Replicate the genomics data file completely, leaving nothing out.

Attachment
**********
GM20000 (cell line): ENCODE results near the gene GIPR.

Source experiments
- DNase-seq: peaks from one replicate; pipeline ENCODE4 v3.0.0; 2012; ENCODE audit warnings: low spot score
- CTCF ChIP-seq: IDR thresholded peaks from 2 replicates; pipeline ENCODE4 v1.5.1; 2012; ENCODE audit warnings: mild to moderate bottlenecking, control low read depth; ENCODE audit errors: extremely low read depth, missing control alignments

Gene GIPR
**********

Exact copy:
GM20000 (cell line): ENCODE results near the gene GIPR.

Source experiments
- DNase-seq: peaks from one replicate; pipeline ENCODE4 v3.0.0; 2012; ENCODE audit warnings: low spot score
- CTCF ChIP-seq: IDR thresholded peaks from 2 replicates; pipeline ENCODE4 v1.5.1; 2012; ENCODE audit warnings: mild to moderate bottlenecking, control low read depth; ENCODE audit errors: extremely low read depth, missing control alignments

Gene GIPR